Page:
Unlike almost every other author and book I have reviewed here, Nigella Lawson needs no introduction. She is celebrated and revered from Osaka to Oslo and everywhere in between.
She has sold millions of copies of her 12 cookbooks. These books have been translated into countless languages and been made into TV programmes. She has been called the queen of the frozen pea, of the traybake. She is casually referred to as the Domestic Goddess. She has driven food trends.
Her abiding love of food, and a certain emphasis on how sensual and evocative food can be, has made her a cultural icon. She is referenced in films and movies and podcasts and other books. She appears on TV shows, as a judge or a host, with impressive regularity.
She carries a tube of Coleman’s mustard in her bag with her at all times.
To live in 2017 is to be aware of Nigella.
Her latest book, At My Table, came out only recently. This was a happy occurrence, but especially in the context of having recently published my review of Diana Henry’s Simple. In that review I made some claims that I preferred Henry’s food. Drunk on the awesome power of semi-anonymous internet writing, I even went a bit further and accused Nigella of producing recapped that could sometimes be a little lacking in terms of flavour and excitement.
Now, like every other internet writer, I subscribe to the strictest set of ethics and principals. I could no more publish a lie as I could enjoy raw capsicum in a salad. Or cooked capsicum in a curry. Or capsicum on a pizza. Or in any other form except blitzed into a million pieces as a sauce or salsa. This statement of preference was an honest one.
And yet, reader, putting this claim out in the world niggled at me over the following weeks. It seemed to fly in the face of my professed admiration for Nigella, and all that she has done for food. It introduced an unpleasant ideological tension that threatened to remain unresolved.
When I received my copy of At My Table, I flicked through with some trepidation. I was expecting to find food similar to the clean and simple flavours of 2015’s Simply Nigella (a beautiful book with food that simply does not summon a trace of excitement in me). As I got deeper and deeper into the book something wonderful happened: my doubt faded away and I started to smile. This was the Nigella I always wanted to see. These are the recipes I want to make! Finally, I felt there was a chance to have my cake and eat it too: I could both love the idea and image of Nigella as well as love her recipes and food.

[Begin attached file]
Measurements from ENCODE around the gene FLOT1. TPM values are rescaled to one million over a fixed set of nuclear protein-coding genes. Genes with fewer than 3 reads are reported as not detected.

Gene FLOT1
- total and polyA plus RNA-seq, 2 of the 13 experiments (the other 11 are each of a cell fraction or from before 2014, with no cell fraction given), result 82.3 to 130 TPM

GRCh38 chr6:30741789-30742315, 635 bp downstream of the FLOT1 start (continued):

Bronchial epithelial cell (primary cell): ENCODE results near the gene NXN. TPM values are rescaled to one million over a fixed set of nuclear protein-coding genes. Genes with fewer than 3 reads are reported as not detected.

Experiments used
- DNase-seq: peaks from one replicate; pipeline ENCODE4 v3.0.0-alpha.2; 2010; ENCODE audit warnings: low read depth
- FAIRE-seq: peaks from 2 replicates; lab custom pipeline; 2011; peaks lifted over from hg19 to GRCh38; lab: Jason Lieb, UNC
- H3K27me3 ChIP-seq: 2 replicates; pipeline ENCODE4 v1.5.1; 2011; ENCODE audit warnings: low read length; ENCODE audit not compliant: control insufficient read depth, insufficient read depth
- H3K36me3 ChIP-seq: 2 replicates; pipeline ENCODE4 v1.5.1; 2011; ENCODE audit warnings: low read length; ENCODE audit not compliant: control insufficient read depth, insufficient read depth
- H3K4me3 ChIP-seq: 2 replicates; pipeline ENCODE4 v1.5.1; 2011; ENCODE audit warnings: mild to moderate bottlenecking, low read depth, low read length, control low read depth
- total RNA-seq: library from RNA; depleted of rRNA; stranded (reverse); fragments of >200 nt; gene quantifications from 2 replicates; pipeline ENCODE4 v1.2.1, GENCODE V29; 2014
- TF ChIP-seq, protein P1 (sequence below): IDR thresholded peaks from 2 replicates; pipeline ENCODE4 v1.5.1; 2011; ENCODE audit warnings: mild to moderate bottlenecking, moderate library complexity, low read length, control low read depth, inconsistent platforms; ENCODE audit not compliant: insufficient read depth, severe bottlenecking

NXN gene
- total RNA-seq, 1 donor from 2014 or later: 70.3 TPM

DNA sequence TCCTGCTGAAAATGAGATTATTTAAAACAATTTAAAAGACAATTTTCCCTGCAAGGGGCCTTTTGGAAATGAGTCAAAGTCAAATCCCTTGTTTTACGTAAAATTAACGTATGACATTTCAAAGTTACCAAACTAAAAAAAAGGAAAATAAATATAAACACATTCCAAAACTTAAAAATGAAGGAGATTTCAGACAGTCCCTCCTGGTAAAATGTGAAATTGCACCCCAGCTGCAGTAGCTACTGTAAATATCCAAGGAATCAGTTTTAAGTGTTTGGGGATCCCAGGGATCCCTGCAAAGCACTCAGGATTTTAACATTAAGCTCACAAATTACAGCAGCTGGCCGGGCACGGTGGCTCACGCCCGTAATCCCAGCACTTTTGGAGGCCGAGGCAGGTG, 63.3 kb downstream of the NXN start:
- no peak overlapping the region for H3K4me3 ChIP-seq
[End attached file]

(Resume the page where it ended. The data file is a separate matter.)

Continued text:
Structure and Design
Hardcover. A silver ribbon.
288 pages split across the following chapters:
Well, ahem, not this time.
In this book Nigella has abandoned all chapters and gone with a stream of consciousness freeform presentation. Recipes are roughly arranged in order of the food one would want to eat first thing in the morning and ending in what you might want to eat at the very end of a day.
I almost panicked. It sounds like such an odd, unfriendly decision that would make the cookbook impossible to navigate and to conceptualise. And yet, as begins to be the dominant theme of this book, it not only works but works quite well.
And when it occasionally feels a bit difficult to either find something specific or to maybe get some inspiration, right at the front of the book there is a contents page that gives you every recipe in a single double page spread. I applaud Nigella and her superstar designer, Caz Hildebrand for the decision.
After heaping praise on Simply Nigella’s design, I must confess I think this is an odd looking book. The cover feels old fashioned. I respect not buying into the look of every other 2017 cookbook, but I struggle to find a positive thing to say about the cover. Well, it is a wonderful photo of Nigella, I suppose, caught midway through strangling some naughty sourdough.
I am lukewarm about the design of the rest of the book. I like the continued signature use of Futura. I dislike the serif font this has been accompanied by, and the mid-grey colour used. The combination of a dusky pink and an odd grey is hard to read and unpleasant.
The photography, from the renowned Jonathan Lovekin, is also I think somewhat variable, although never quite bad, even at its least inspiring. There are a few exceptional, memorable shots, which are a delightful to see. And then there are the rest of the shots in the book which feel occasionally dated, as if they were conceived of in a slightly different era.
I simply cannot say if the design of this book is the real Nigella, or is rather some conception of what a book about home cooking should look like. I can say that the design of this book does not speak to me, which is a pity given the recipes therein.
This feels like Nigella’s most personal book yet. I have no way of knowing how true this is. But between the design, the recipe selection, the headnotes and introductions, and the two episodes of the accompanying TV show I’ve sneakily managed to view, I am left with an impression of this book being a pure distillation of Nigella.
As such I am delighted to report that the recipes in this book are very good. Cookbooks are always victim to the tension between whatever is new and current on one hand and that which is familiar and reliable on the other. Generally, cookbooks that try to appease one of these polar opposites at the expense of the other do not work well.
At My Table strikes an appealing balance in this regard. Yes, we get nods at that which is au courant: coconut oil and coconut yogurt are frequent visitors, and aleppo pepper gets a big push. But at the same time, we also get a nice serve of recipes from the other side of the spectrum: a queen of puddings is straight out of a meal at Toad Hall.